Late Night DriftsPosted: January 27, 2011
I thought I put up a little news for your late night reading pleasure.
I hope all you East Coast folks have finished shoveling your driveways and sidewalks. The drifts in my driveway are almost as high as my car roof, and my sidewalk is just a narrow strip cutting through waist-high snow. When will it end?
You’ve probably heard by now that President Obama has announced his choice for Press Secretary. Jay Carney, formerly of Time Magazine and for the past two years Joe Biden’s communications director, got the nod to replace Robert Gibbs. Frankly, I always thought Carney was a Republican. Oh wait–that makes him perfect for Obama. Also, Carney is married to ABC news correspondent Claire Shipman–isn’t that a bit of a conflict?
Anyway, a few bloggers have been dishing about Carney’s past history.
Jay Carney is Time magazine’s Washington bureau chief. Andrew Golis interviewed him too, on the sidewalk outside the party that Time threw on Friday night to promote its political blog, Swampland. (I read Swampland and I was there: good party.) “The blogosphere’s critique of the mainstream media has been overwhelmingly healthy and it’s made the mainstream media pay a lot of attention to details it should have been paying attention to,” he said, echoing Scherer and Fournier.
He then added something unintentionally revealing of how political journalists got themselves into the very trouble that’s forcing at least some of them to look inward. “Karen Tumulty and I— we’re not advocates, we’re not columnists.” (Tumulty, a contributor to Swampland, is Time’s national political correspondent.) “It’s our responsibility not to be labeled left or right.”
Is it now?
“That is just so wrong,” said a commenter (Lee) at Swampland, who had watched the interview. “Your job is to tell the truth.” (Regardless of how it gets you categorized.)
He sounds perfect for our post-partisan POTUS.
Dayen also linked to this piece by Rich Perlstein, written after Carney was chosen as Biden’s communications director.
Here’s what The New York Times had to say about the Carney appointment:
In choosing Mr. Carney to succeed Mr. Gibbs, the president is tapping someone who has not been part of his inner circle. Mr. Carney’s relationship with Mr. Obama is certain to be different from that of Mr. Gibbs, who has worked for the president for years and who performed many of the functions of a White House senior adviser for the last two years.
Mr. Carney is relatively new to the role of press secretary, but is known for having longstanding relationships with many in the Washington press corps. As Mr. Biden’s chief spokesman, Mr. Carney has been involved in many of the administration’s public relations efforts.
Among the challenges facing Mr. Carney when he takes over the podium in the West Wing briefing room will be keeping disciplined control of the message as the 2012 presidential cycle begins in earnest. And he will have to earn the trust of a press corps that fought frequently with Mr. Gibbs but also was aware that his relationship with the president was a close one. Reporters rarely doubted that Mr. Gibbs had the ear of the president and the authority to speak for him.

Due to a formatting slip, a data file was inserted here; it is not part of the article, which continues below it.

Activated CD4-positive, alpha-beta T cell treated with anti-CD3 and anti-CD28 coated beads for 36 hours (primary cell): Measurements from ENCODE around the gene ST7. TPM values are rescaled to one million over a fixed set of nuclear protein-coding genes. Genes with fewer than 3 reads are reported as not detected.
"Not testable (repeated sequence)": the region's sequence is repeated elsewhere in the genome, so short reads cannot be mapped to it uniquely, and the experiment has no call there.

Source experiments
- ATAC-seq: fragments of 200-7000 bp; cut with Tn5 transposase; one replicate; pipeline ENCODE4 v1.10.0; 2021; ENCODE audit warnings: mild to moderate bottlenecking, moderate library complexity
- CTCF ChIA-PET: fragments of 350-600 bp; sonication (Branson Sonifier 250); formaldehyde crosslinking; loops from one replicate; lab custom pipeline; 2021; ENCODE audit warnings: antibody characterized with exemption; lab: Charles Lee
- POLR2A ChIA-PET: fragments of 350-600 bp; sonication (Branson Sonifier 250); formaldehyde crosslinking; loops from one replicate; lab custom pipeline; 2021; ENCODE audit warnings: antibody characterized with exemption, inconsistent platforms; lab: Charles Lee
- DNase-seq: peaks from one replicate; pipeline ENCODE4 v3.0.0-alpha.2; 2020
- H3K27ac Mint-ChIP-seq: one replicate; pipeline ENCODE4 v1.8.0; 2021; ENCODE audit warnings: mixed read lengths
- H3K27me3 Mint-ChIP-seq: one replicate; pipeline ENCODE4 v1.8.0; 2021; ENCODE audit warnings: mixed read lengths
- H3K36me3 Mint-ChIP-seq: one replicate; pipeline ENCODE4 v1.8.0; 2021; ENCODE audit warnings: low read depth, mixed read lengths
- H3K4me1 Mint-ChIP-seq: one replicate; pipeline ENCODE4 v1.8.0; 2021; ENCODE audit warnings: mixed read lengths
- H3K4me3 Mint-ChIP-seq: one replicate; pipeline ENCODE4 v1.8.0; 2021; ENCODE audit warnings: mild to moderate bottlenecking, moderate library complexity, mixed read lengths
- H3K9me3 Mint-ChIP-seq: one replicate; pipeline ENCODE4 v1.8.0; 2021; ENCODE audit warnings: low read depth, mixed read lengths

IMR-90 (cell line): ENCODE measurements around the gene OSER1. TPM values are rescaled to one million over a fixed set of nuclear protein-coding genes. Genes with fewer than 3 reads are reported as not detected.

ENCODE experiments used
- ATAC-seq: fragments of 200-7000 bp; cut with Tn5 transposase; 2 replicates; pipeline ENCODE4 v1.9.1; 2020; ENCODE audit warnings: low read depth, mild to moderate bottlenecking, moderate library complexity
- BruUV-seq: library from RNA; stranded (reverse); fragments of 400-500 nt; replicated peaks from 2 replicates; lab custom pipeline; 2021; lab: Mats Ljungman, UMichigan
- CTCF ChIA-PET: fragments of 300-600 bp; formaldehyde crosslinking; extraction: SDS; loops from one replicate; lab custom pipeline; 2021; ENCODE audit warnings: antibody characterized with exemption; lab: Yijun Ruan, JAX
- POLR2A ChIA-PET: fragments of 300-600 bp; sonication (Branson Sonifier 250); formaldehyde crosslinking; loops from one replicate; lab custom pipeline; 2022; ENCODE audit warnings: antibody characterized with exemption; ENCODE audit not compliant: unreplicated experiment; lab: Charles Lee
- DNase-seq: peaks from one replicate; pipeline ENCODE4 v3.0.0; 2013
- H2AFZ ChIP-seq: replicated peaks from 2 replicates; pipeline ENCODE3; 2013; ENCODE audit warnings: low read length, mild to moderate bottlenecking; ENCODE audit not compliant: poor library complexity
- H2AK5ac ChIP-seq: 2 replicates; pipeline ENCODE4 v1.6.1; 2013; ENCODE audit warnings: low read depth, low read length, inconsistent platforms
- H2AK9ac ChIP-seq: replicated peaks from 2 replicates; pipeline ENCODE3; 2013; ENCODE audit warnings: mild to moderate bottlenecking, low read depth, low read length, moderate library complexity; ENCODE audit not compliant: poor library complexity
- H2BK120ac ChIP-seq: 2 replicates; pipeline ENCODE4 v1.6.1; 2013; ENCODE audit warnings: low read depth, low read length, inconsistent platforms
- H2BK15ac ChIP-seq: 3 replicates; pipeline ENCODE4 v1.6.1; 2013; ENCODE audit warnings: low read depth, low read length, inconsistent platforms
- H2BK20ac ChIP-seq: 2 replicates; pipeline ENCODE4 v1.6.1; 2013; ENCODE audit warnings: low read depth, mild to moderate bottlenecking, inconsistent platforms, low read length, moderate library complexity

A senior White House official said Mr. Carney would be “a more traditional press secretary” but insisted that he would get into any meeting he wanted to and “have all the access he needs to do his job.”
We’ll see. Obama seems to be pretty picky about who he lets into his inner circle, as we’ve learned from Larry Summers and Christina Romer.
In other news, Mark Halperin let the cat out of the bag about the new political novel, “O.” It turns out the author is Mark Salter, a longtime adviser to John McCain. At Salon, Alex Pareene calls Salter an “embittered McCain aide with ‘writer’s block.'”
Mark Salter, the man who invented the myth of John McCain, wrote the book “O,” according to people who care about who wrote the book “O.”
“O” is an anonymous political novel about Barack Obama running for reelection in 2012. The book is a dramatic, insider’s account of how the people who run presidential campaigns find Arianna Huffington annoying.
Speaking of annoying, this “news” was sort of broken by Mark Halperin, though Salter has not confirmed it. (And why would he? The book has not been well-reviewed.)
There were some clues. Mark Salter fancies himself a literary type. He ghost-wrote John McCain’s various books. “O’s” opponent in the book is an honorable military type with no glaring and obvious personal flaws. (It is sort of McCain plus Romney, I guess. I have only skimmed it.) A Democrat might’ve written a book more critical of the way the Republican Party runs campaigns.
Rahm Emanuel is already back on the ballot in Chicago, thanks to the Illinois Supreme Court. The New York Times has an article about the complex political ties of the justices who made the decision. It’s “the Chicago way.”
The FBI has announced “mass raids” of people involved in “Operation Payback,” the anonymous group hackers’ group that has been using cyber-attacks to support Wikileaks.
Following the arrest of five people in Britain in connection with the “Operation Payback” cyber-attacks in support of WikiLeaks, the FBI announced mass raids across the United States in connection with the case.
“FBI agents today executed more than 40 search warrants throughout the United States as part of an ongoing investigation into recent coordinated cyber attacks against major companies and organizations,” a bureau press release states.
Though the bureau did not say if any individuals were arrested during the raids, it did confirm a link between the US raids and the arrests in Britain. The bureau said suspects, if charged, could face up to 10 years in prison.
Busy busy busy. The FBI never sleeps.
What’s going on with you?